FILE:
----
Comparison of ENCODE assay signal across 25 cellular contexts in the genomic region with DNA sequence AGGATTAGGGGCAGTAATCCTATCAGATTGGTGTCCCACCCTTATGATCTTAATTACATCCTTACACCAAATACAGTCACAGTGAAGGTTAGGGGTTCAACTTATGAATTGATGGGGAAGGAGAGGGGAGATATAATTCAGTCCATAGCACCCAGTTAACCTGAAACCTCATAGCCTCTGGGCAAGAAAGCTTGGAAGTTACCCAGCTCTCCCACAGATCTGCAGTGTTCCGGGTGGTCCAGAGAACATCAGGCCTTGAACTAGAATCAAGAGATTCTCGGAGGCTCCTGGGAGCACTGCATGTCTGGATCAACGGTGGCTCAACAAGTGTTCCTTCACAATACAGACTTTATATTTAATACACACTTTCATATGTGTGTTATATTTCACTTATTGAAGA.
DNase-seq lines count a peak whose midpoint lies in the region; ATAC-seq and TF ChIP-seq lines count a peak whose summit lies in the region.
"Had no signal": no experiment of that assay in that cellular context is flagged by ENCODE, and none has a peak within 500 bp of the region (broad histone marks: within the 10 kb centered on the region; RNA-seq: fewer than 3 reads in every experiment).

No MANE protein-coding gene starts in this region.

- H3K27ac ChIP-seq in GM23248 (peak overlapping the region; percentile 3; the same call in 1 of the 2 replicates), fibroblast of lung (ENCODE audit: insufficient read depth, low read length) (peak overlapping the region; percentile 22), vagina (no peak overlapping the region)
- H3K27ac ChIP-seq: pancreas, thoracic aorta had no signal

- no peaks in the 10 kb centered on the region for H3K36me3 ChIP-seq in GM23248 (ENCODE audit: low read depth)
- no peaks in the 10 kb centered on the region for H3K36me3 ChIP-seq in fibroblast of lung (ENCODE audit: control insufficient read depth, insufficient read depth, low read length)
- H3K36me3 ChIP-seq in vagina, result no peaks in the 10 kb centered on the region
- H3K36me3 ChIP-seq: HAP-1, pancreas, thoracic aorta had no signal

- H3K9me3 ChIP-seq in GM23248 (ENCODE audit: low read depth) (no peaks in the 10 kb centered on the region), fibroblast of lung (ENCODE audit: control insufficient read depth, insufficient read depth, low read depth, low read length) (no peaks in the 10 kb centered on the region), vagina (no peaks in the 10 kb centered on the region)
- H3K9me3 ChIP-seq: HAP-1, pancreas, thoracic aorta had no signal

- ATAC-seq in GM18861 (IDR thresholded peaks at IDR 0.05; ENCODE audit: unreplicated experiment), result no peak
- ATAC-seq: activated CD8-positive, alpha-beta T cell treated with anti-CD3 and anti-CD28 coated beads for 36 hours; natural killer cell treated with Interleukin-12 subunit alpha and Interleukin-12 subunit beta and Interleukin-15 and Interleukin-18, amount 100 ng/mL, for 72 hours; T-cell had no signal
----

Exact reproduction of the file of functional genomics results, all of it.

Comparison of ENCODE assay signal across 25 cellular contexts in the genomic region with DNA sequence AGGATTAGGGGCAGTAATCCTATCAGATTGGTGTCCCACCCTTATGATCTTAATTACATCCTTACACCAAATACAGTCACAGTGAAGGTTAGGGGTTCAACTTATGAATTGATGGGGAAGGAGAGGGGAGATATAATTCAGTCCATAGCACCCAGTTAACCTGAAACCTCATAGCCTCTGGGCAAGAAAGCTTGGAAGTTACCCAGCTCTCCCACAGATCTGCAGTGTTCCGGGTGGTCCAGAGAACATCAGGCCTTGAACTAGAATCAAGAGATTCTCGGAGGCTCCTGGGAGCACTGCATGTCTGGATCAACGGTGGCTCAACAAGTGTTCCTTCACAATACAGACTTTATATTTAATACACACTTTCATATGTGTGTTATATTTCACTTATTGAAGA.
DNase-seq lines count a peak whose midpoint lies in the region; ATAC-seq and TF ChIP-seq lines count a peak whose summit lies in the region.
"Had no signal": no experiment of that assay in that cellular context is flagged by ENCODE, and none has a peak within 500 bp of the region (broad histone marks: within the 10 kb centered on the region; RNA-seq: fewer than 3 reads in every experiment).

No MANE protein-coding gene starts in this region.

- H3K27ac ChIP-seq in GM23248 (peak overlapping the region; percentile 3; the same call in 1 of the 2 replicates), fibroblast of lung (ENCODE audit: insufficient read depth, low read length) (peak overlapping the region; percentile 22), vagina (no peak overlapping the region)
- H3K27ac ChIP-seq: pancreas, thoracic aorta had no signal

- no peaks in the 10 kb centered on the region for H3K36me3 ChIP-seq in GM23248 (ENCODE audit: low read depth)
- no peaks in the 10 kb centered on the region for H3K36me3 ChIP-seq in fibroblast of lung (ENCODE audit: control insufficient read depth, insufficient read depth, low read length)
- H3K36me3 ChIP-seq in vagina, result no peaks in the 10 kb centered on the region
- H3K36me3 ChIP-seq: HAP-1, pancreas, thoracic aorta had no signal

- H3K9me3 ChIP-seq in GM23248 (ENCODE audit: low read depth) (no peaks in the 10 kb centered on the region), fibroblast of lung (ENCODE audit: control insufficient read depth, insufficient read depth, low read depth, low read length) (no peaks in the 10 kb centered on the region), vagina (no peaks in the 10 kb centered on the region)
- H3K9me3 ChIP-seq: HAP-1, pancreas, thoracic aorta had no signal

- ATAC-seq in GM18861 (IDR thresholded peaks at IDR 0.05; ENCODE audit: unreplicated experiment), result no peak
- ATAC-seq: activated CD8-positive, alpha-beta T cell treated with anti-CD3 and anti-CD28 coated beads for 36 hours; natural killer cell treated with Interleukin-12 subunit alpha and Interleukin-12 subunit beta and Interleukin-15 and Interleukin-18, amount 100 ng/mL, for 72 hours; T-cell had no signal